Bacho Shutterstock Many tech pros have spent months (if not years) trying to land a single job offer. But sometimes all that hard work—sending resume after resume, posting to job board after job board, setting up interview after interview—can pay off in the form of multiple job offers at the same time. For your average tech pro, it’s an interesting conundrum: How to decide between different companies clamoring for your services? The answer? Make lots of lists, to better organize your thinking. Here’s where to start:

List Your Strategic Goals

What do you really want out of a job? Is money the most important thing to you, or job security, or prestige? How could each of the offered jobs fulfill you on a personal and professional level?

List What You Want (Besides Salary)

Money is great, but what about the other perks? Do you want flexibility over where and how you work? Better healthcare, or the chance to work with an industry-leading brand or a programming legend? Make your wish list, and see whether the offered jobs fulfill anything on it.

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List Your Restrictions

Do you hate to commute? Is traveling around the world for work out of the question? Is a lack of coffee and good snacks in the office break-room a total deal-breaker? List all the things that would prevent you from taking a gig, and see whether they’re present in any of the offered jobs.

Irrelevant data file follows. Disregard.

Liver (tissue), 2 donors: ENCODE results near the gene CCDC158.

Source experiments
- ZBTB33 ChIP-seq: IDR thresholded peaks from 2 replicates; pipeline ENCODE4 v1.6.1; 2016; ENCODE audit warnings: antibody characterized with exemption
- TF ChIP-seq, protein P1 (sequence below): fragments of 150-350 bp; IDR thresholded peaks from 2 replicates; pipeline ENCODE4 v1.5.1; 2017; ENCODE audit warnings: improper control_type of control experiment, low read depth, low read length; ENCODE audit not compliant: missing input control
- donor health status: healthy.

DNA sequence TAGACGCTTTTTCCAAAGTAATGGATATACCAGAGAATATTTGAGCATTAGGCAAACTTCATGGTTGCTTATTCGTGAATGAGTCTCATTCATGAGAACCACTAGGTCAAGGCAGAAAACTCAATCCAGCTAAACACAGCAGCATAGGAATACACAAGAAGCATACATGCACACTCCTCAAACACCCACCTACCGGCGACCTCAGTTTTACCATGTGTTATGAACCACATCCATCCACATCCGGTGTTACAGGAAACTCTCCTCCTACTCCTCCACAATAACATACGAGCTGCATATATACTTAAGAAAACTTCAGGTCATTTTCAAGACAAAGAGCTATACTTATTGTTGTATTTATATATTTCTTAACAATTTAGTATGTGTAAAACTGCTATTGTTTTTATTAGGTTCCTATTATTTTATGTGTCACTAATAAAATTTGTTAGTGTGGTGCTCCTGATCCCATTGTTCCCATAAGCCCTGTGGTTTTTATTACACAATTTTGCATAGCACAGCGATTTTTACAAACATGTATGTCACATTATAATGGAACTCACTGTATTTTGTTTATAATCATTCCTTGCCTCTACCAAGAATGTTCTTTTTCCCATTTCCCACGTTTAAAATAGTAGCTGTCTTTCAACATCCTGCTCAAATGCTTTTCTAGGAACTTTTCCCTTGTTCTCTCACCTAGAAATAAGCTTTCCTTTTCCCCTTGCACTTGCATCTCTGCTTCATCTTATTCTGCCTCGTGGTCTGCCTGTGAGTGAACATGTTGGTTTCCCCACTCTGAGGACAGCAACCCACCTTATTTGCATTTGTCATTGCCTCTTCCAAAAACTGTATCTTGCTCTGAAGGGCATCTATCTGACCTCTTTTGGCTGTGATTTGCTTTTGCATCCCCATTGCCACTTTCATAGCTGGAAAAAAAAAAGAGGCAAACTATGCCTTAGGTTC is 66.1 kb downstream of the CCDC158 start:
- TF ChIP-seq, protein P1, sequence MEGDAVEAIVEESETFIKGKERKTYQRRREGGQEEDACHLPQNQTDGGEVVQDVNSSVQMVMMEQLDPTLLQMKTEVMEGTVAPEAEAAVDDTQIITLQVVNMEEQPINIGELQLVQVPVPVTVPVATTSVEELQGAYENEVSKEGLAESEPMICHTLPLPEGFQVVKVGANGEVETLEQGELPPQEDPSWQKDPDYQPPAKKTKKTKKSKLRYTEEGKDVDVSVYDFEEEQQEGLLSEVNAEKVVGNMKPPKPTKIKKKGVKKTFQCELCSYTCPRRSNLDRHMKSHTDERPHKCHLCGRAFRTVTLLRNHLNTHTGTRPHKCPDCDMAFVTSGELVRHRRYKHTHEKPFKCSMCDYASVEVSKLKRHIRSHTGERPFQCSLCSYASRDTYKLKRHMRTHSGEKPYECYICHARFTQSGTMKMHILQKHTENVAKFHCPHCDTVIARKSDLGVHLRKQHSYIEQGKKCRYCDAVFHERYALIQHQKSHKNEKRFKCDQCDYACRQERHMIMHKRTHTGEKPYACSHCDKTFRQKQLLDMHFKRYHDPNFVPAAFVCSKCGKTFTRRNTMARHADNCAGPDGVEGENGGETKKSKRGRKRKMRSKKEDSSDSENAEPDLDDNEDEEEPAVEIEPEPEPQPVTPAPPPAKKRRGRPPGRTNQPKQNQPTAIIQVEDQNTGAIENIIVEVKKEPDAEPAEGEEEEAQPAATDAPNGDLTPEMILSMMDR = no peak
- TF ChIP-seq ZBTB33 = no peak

Assign Scores

Once you’ve assembled your lists, it can help to give each of the items on them a numerical score (1-3, or 1-5, or 1-10… whatever works for you), which will allow you to quantify what’s most important to you. If you value salary and stock options, a great healthcare plan, and a really short commute as your “1” or “most important” elements across the lists, and one job offer fulfills all those things, that’s an indicator that you should take that job. If a job offers you a “1” in some categories, but fails in others (lots of money, for example, but doesn’t offer much room for professional advancement), you could face a much harder decision.

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